Often home extensions aren’t built with the same termite protection as the rest of the house, and so can provide hidden entryways for termites to get into your home. House extensions are high risk building sites for termite attacks because of problems such as: a lack of zone continuity, reduced subfloor ventilation, and restricted subfloor access.
If you are about to build an extension or have just built one then here are some things to keep in mind about termites:
- Of the 350 species of termites in Australia, only six of these actually cause damage to houses (the two most common the White Ant Man gets calls about are Schedorhinotermes and Coptotermes) but all six species of termites attack houses from underground.
- So, it goes without saying that the subfloor of your extension is your most important area to defend against termites. If you get this right, then you’ll have more control over hidden entryways.
- Termites don’t just attack wooden houses either; steel and stone buildings are equally at risk.
How to build an extension with good termite protection:
It’s not realistic to think you can stop termites getting into your extension completely, but there are things you can do to save you from big problems later on. The best thing to do is design your extension to make it easier to inspect by incorporating a termite management system into the construction. Management systems are not designed to prevent termites, but to make them easier to detect. Open and well-ventilated sub-flooring enables crawl access and good surface drainage to keep the area dry. This enables regular inspections to be carried out at predetermined points and any termite activity to be dealt with swiftly.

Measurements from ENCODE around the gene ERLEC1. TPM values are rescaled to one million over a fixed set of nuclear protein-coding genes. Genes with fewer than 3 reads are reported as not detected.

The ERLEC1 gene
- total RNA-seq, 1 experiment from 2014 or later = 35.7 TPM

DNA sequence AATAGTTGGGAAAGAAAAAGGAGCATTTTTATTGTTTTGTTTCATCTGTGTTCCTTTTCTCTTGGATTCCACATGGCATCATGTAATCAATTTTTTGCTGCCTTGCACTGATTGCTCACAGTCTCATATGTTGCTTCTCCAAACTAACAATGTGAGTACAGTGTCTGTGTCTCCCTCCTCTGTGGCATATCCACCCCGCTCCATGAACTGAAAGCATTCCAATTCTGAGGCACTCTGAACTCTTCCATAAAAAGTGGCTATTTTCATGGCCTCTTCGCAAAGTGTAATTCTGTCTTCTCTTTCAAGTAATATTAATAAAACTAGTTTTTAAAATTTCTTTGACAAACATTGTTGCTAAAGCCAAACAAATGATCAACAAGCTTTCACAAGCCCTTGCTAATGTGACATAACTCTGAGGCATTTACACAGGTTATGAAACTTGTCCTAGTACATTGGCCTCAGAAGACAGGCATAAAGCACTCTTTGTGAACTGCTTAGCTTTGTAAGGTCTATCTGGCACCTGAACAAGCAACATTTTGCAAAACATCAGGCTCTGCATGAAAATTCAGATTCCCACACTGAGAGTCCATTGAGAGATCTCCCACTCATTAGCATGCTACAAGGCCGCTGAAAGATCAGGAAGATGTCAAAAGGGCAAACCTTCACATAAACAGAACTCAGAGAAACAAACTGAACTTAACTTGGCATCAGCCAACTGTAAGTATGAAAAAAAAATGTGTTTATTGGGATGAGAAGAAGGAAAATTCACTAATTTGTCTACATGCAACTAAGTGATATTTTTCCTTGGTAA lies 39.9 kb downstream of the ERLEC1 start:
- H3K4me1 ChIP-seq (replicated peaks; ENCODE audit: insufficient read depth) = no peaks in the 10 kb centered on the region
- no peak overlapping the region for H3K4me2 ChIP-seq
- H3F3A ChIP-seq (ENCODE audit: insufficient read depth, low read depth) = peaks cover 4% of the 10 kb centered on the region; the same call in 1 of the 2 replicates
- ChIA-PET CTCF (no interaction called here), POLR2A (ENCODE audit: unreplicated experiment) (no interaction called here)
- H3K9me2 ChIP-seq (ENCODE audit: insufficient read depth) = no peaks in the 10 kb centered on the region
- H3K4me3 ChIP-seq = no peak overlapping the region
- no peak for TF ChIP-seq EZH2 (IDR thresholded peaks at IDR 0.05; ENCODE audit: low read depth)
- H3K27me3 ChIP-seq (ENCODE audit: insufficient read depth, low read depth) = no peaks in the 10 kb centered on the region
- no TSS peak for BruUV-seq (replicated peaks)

Some typical termite management systems are:
- Treated timber framing
- Concrete slabs with exposed edges of 75 mm
- Stainless steel mesh or sheet caps for pylons
- Stone covered footings for suspended floors
- Regular chemical applications around footings or slab edges
How to protect your extension from termite attacks:
Once you’ve built your extension with its termite management system, schedule regular inspections at least every 12 months, even more often if you’re in a high-risk area such as near the bush or have damp ground. Avoiding regular inspections can prove costly in the long run if your house insurance doesn’t cover termite damage.
In the meantime, you can help maintain the effectiveness of the management system by ensuring that they are kept clear of any landscaping works, such as garden beds or paving. It’s best to think about this at the start when you’re deciding on what type of management system to use, so it’s not compromised later on.
It is also vital that any porches, stairs, landings and posts on your extension can easily be inspected for termites. Avoid storing items irresistible to termites such as old newspaper, cardboard or firewood under the extension.